.Scott

Homework Helper
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That's interesting. Do they also limit what languages\compilers you're allowed to use?
MISRA is specific to embedded automotive systems. I believe it specifies C or C++ standards exclusively - or rather, subsets of several releases of those language standards. As a matter of practicality, it requires automated support for MISRA compliance checking. So if those tools are not available for a development environment, that environment would not be practical to use.
Beyond the compiler, there is a requirement for controlling the impact of any single point of failure. So not just any microprocessor or any operating system can be used.

Wiki for MISRA C
 

DavidSnider

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MISRA is specific to embedded automotive systems. I believe it specifies C or C++ standards exclusively - or rather, subsets of several releases of those language standards. As a matter of practicality, it requires automated support for MISRA compliance checking. So if those tools are not available for a development environment, that environment would not be practical to use.
Beyond the compiler, there is a requirement for controlling the impact of any single point of failure. So not just any microprocessor or any operating system can be used.

Wiki for MISRA C
Wow. This has led me down a rabbit hole of legal cases involving auto code not being MISRA compliant. Fascinating.
 

Klystron

Gold Member
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As described in other posts above I also programmed factorial and Fibonacci functions in Pascal, first applying iteration then recursion at a time when stack / memory was quite limited. Lessons learned from Pascal progressed to practical recursion in Common Lisp. Applied sparingly, recursion made sense implementing tree traversals in game theory IIRC*, some counting algorithms and certain string manipulations such as recognizing palindromes and improving a codec.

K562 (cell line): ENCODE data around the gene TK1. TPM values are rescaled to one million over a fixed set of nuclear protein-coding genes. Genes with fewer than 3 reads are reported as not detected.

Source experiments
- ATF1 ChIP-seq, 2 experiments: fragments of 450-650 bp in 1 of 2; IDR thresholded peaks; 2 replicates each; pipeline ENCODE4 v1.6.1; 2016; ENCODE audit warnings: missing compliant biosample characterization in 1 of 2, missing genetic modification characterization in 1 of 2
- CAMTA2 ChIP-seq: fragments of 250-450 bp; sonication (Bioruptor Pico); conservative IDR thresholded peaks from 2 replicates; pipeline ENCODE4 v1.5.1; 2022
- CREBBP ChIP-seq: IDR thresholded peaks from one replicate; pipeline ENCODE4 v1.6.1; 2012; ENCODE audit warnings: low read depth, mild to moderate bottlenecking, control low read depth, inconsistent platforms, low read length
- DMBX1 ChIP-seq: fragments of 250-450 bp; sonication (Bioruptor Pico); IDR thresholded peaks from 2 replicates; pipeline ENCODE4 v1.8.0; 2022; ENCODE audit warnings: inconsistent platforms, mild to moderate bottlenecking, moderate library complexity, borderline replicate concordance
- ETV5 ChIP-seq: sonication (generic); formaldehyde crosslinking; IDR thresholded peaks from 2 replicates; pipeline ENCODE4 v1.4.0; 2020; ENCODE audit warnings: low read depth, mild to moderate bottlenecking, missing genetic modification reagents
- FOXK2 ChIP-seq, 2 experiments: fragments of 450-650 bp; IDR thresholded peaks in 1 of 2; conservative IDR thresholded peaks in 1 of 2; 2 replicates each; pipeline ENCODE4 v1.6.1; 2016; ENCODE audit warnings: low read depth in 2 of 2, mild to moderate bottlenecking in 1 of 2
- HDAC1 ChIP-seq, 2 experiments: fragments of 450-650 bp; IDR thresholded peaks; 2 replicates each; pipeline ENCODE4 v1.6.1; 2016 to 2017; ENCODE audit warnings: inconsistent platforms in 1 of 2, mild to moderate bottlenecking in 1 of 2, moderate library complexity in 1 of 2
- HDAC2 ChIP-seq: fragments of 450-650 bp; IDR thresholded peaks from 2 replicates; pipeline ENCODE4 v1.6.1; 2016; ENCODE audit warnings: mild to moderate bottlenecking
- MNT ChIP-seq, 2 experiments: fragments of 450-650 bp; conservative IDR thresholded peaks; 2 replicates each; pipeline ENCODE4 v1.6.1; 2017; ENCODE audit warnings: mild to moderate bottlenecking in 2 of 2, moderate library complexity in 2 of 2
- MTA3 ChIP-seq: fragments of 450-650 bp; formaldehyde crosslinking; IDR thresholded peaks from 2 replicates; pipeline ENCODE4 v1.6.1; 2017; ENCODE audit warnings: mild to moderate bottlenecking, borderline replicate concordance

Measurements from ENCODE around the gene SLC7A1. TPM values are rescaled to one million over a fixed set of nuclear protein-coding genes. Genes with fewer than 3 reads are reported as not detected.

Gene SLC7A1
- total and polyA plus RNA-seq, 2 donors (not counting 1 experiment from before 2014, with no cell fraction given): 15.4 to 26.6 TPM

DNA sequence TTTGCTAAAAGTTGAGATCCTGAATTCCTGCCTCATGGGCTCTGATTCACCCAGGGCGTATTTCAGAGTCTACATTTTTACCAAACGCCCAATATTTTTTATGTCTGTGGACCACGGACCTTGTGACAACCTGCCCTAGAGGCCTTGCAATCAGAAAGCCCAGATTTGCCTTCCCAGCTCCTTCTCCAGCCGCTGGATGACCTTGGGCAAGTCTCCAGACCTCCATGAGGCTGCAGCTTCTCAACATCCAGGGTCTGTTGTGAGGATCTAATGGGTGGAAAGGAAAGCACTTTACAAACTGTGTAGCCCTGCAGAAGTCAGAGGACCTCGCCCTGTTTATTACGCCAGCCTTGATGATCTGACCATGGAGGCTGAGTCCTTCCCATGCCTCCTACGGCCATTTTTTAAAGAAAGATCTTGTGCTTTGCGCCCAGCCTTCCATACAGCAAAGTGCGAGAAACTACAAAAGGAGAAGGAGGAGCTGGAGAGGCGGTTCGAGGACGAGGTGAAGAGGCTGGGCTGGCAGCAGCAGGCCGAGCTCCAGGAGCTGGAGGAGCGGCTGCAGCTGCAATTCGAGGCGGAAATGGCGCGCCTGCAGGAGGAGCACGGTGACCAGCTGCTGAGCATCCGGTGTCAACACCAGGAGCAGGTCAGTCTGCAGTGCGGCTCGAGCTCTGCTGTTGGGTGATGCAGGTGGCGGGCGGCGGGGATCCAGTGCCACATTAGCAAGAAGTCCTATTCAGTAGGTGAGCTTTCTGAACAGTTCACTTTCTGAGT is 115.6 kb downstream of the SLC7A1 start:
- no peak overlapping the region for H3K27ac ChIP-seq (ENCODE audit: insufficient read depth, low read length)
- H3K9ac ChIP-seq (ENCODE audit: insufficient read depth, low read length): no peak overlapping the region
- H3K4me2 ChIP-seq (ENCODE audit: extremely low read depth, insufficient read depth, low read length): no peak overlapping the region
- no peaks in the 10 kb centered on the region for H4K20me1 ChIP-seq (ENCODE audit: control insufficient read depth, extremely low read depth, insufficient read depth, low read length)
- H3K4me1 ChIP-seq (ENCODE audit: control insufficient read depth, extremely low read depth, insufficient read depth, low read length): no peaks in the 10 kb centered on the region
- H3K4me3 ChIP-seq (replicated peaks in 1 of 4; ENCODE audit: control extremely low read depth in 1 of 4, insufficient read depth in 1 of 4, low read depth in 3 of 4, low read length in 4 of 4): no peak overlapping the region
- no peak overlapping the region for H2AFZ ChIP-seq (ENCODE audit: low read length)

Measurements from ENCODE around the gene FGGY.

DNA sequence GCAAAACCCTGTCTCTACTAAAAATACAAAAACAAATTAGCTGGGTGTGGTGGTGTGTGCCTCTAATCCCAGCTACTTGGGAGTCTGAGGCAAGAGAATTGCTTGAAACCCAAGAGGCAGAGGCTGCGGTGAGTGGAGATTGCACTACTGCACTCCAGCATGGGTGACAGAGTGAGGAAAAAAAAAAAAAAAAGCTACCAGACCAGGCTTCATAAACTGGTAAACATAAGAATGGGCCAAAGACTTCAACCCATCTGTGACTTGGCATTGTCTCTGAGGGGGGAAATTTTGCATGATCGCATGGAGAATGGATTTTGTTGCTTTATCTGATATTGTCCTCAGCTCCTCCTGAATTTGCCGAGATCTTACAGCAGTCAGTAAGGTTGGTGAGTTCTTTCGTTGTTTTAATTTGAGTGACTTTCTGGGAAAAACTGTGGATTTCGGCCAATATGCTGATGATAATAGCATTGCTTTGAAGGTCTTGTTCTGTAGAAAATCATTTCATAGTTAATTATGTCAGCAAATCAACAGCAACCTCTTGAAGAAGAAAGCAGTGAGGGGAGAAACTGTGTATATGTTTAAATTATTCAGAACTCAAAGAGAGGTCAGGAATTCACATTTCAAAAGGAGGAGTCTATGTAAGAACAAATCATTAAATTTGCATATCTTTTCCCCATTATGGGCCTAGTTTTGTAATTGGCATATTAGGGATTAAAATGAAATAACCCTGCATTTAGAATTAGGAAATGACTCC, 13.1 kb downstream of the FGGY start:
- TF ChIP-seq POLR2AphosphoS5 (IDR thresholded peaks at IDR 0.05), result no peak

Surprisingly, I once implemented recursive code in C/C++ to push pull bits within specialized flags on Sun Solaris servers. With space at a premium, I was able to code error signals from application function calls into a few 16 or 32-bit words. Recursion turned out to be the most efficient and fastest method to determine which functions had returned certain error conditions indicating incomplete intermediate computations without causing frame delays for other applications.

I wish I had code samples as it may have been machine specific but it worked well enough that NASA certified that flight simulator for full-motion hydraulics, a major milestone. The original sytems code would freeze or otherwise invalidate the entire frame instead of marking an error condition to be corrected during later frames. IIRC* the 32-bit words were sectioned into 8-bit conditional variables that operated across multiple threads to ensure that downstream apps always used reliable data.

Before programming, I had studied recursion in relation to self-referential functions in linguistics and set theory. Offered without proof, self reference is a requirement for a recursive function but not all self-referential functions can be written recursively. These ideas were useful implementing reflective memory and also for self-adaptive run-time code such as the flags mentioned above.

*"If I remember correctly". I may lack the brain power now to remember the code I designed. These Insight articles are an excellent mental stimulus. Thanks.
 
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One can easily experiment with recursive routines on Excel.

Example 1: the Fibonacci sequence:

Cell A1 = 1
Cell A2 = 1
Cell A3 = A1 + A2

Then copy/paste the formula in Cell A3 to (n-3) cells below for n terms in the Fibonacci sequence.

Example 2: generate sine and cosine (actually we'll use versin(x) which is 1 - cos(x)). Let x = pi/6

Cell A1 = pi()/6*2^(-10), Cell B1 = (pi()/6*2^(-10))^2/2
- these are small angle approximations for sine and versin the smaller the angle the better the approximation.
Cell A2 = 2*A1*(1-B1), Cell B2 = 2*(A1)^2,
- doubling algorithm.

Copy/paste the doubling formulae in cells A2 and B2 to the next 9 rows to determine sin(pi/6) and versin(pi/6). Obviously cos(pi/6) is easily obtained from 1 - versin(pi/6).

Example 3. Home loan balance given fixed interest rate and monthly payment.

Cell A1 = 1e6
Cell A2 = A1*(1 + 0.01) - 11010.86

Copy / paste the formula in A2 to next 239 rows where n=240 is total no of months (period of loan). Graph your output to see the characteristic curve for loan balance.
 
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